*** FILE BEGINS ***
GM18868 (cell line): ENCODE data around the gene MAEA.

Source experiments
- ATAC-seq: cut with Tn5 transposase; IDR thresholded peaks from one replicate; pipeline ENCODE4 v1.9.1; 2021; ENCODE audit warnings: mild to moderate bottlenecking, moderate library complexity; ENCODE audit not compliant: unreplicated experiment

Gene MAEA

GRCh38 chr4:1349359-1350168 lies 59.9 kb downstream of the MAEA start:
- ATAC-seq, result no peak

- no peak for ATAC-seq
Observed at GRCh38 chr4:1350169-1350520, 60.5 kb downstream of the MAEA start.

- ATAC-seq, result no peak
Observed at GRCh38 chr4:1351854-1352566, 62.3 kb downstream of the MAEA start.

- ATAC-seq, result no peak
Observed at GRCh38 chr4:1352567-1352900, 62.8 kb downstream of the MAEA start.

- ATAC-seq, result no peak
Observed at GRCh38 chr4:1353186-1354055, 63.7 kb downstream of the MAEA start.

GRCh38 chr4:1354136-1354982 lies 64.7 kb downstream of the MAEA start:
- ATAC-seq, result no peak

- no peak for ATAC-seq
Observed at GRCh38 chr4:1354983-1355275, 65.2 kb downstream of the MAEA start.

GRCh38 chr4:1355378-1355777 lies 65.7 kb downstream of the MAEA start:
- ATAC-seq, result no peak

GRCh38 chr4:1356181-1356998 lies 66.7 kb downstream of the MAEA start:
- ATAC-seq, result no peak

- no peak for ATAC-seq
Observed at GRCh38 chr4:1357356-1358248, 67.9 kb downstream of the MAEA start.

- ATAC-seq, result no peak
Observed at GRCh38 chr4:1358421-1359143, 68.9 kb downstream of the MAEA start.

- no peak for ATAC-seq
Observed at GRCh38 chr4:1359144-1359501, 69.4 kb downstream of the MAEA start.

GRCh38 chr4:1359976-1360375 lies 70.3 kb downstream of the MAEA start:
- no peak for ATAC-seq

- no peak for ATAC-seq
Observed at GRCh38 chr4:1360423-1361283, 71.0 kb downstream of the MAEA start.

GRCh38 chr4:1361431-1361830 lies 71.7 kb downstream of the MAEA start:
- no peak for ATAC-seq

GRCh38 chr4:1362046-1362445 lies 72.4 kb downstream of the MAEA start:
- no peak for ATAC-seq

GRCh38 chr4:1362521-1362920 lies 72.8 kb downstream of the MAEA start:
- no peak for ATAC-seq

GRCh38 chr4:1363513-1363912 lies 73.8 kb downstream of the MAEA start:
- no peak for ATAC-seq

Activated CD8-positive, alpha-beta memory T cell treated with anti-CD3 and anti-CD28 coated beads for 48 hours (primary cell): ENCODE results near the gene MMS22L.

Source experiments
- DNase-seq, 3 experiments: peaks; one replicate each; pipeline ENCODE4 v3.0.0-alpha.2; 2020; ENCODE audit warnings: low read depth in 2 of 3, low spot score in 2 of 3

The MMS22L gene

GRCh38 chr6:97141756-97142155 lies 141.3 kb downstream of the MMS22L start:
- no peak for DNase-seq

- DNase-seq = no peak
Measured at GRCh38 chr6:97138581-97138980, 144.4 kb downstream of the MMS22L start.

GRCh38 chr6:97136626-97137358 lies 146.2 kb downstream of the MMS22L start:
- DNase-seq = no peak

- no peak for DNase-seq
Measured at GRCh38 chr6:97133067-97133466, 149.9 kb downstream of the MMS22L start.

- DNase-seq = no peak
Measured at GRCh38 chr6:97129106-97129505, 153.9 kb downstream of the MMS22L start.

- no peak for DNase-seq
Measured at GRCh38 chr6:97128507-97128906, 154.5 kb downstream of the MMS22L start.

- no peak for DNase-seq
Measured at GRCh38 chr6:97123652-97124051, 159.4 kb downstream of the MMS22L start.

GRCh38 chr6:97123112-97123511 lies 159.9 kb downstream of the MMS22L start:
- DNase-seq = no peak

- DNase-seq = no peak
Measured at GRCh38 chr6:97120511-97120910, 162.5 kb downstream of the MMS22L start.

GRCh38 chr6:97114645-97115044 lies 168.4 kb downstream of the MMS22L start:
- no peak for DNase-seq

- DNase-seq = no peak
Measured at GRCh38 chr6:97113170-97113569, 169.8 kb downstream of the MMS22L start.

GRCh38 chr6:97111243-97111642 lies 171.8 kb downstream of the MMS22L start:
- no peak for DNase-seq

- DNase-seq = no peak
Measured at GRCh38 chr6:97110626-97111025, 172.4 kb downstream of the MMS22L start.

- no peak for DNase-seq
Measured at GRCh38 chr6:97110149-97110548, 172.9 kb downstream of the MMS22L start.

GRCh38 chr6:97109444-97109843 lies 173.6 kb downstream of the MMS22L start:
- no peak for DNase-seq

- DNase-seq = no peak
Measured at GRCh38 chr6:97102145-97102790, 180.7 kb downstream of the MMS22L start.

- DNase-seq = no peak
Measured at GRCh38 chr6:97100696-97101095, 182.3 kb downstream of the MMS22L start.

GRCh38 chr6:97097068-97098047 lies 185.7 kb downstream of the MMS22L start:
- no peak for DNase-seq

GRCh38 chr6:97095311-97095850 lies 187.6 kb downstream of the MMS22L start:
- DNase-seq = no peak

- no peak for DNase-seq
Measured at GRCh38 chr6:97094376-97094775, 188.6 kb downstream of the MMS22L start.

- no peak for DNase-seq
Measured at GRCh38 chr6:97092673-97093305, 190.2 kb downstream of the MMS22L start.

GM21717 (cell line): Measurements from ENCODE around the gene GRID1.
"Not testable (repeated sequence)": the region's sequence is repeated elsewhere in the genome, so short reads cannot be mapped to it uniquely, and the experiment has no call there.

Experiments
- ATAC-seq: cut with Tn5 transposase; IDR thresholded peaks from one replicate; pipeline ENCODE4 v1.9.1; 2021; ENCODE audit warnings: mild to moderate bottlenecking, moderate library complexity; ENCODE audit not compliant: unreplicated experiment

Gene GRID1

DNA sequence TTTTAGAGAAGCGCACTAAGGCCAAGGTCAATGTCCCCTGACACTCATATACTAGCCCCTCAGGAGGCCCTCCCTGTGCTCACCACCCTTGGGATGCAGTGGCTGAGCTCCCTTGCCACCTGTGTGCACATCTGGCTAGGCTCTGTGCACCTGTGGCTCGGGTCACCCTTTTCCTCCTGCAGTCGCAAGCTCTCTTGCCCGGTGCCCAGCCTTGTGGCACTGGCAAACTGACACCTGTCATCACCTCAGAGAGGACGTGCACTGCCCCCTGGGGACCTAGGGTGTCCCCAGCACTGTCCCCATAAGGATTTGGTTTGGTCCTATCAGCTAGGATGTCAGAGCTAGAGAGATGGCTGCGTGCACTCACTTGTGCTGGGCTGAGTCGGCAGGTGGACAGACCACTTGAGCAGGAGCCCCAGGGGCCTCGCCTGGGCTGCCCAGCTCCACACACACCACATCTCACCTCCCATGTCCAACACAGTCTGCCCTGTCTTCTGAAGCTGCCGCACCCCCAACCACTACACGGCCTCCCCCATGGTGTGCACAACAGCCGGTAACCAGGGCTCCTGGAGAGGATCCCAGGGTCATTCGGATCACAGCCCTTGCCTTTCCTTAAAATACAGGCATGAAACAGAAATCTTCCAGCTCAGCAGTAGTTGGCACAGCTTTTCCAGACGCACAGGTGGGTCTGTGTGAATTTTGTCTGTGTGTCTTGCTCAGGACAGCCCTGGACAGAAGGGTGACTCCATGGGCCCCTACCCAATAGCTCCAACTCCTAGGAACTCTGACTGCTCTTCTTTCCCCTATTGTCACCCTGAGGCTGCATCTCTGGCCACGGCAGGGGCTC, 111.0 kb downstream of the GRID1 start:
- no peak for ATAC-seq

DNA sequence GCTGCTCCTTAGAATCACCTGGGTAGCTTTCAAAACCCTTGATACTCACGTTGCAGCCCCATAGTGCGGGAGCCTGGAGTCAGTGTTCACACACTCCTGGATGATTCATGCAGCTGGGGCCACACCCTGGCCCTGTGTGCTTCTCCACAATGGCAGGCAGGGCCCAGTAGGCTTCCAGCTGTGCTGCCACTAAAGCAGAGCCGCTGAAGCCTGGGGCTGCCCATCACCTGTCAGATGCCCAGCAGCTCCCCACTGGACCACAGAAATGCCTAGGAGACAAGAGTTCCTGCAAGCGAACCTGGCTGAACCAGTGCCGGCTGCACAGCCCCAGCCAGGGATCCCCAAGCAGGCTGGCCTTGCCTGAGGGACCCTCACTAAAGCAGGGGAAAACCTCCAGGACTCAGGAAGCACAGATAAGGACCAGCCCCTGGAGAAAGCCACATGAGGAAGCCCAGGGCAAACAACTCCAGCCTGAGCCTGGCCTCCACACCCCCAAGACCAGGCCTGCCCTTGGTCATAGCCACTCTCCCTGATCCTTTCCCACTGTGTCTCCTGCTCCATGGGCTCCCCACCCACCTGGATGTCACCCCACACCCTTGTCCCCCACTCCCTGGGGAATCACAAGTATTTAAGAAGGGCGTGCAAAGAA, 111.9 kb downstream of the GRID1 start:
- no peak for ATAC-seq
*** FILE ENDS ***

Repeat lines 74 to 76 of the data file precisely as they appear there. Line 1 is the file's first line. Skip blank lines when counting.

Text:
- no peak for DNase-seq

- DNase-seq = no peak
Measured at GRCh38 chr6:97102145-97102790, 180.7 kb downstream of the MMS22L start.